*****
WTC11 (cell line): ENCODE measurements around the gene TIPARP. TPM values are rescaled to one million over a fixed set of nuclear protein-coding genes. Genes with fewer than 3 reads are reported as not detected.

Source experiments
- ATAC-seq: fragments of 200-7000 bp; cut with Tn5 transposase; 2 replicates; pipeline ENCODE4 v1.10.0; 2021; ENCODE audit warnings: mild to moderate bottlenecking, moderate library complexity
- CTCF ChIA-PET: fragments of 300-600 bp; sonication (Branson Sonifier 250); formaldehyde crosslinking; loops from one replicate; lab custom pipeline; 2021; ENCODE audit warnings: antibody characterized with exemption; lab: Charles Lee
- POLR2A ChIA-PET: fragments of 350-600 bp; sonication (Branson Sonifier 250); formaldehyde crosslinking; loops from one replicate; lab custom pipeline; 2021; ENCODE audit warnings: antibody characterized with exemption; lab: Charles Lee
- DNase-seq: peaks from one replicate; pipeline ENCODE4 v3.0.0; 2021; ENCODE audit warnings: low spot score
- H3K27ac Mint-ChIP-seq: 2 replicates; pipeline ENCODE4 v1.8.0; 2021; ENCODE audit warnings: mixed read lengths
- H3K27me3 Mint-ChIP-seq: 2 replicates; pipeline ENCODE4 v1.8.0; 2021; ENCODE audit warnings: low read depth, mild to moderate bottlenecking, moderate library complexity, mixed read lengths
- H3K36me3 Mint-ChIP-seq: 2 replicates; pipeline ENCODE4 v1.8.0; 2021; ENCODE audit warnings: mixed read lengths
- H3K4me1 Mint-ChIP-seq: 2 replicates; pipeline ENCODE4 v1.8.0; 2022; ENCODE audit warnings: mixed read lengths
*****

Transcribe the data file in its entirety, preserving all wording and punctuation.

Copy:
WTC11 (cell line): ENCODE measurements around the gene TIPARP. TPM values are rescaled to one million over a fixed set of nuclear protein-coding genes. Genes with fewer than 3 reads are reported as not detected.

Source experiments
- ATAC-seq: fragments of 200-7000 bp; cut with Tn5 transposase; 2 replicates; pipeline ENCODE4 v1.10.0; 2021; ENCODE audit warnings: mild to moderate bottlenecking, moderate library complexity
- CTCF ChIA-PET: fragments of 300-600 bp; sonication (Branson Sonifier 250); formaldehyde crosslinking; loops from one replicate; lab custom pipeline; 2021; ENCODE audit warnings: antibody characterized with exemption; lab: Charles Lee
- POLR2A ChIA-PET: fragments of 350-600 bp; sonication (Branson Sonifier 250); formaldehyde crosslinking; loops from one replicate; lab custom pipeline; 2021; ENCODE audit warnings: antibody characterized with exemption; lab: Charles Lee
- DNase-seq: peaks from one replicate; pipeline ENCODE4 v3.0.0; 2021; ENCODE audit warnings: low spot score
- H3K27ac Mint-ChIP-seq: 2 replicates; pipeline ENCODE4 v1.8.0; 2021; ENCODE audit warnings: mixed read lengths
- H3K27me3 Mint-ChIP-seq: 2 replicates; pipeline ENCODE4 v1.8.0; 2021; ENCODE audit warnings: low read depth, mild to moderate bottlenecking, moderate library complexity, mixed read lengths
- H3K36me3 Mint-ChIP-seq: 2 replicates; pipeline ENCODE4 v1.8.0; 2021; ENCODE audit warnings: mixed read lengths
- H3K4me1 Mint-ChIP-seq: 2 replicates; pipeline ENCODE4 v1.8.0; 2022; ENCODE audit warnings: mixed read lengths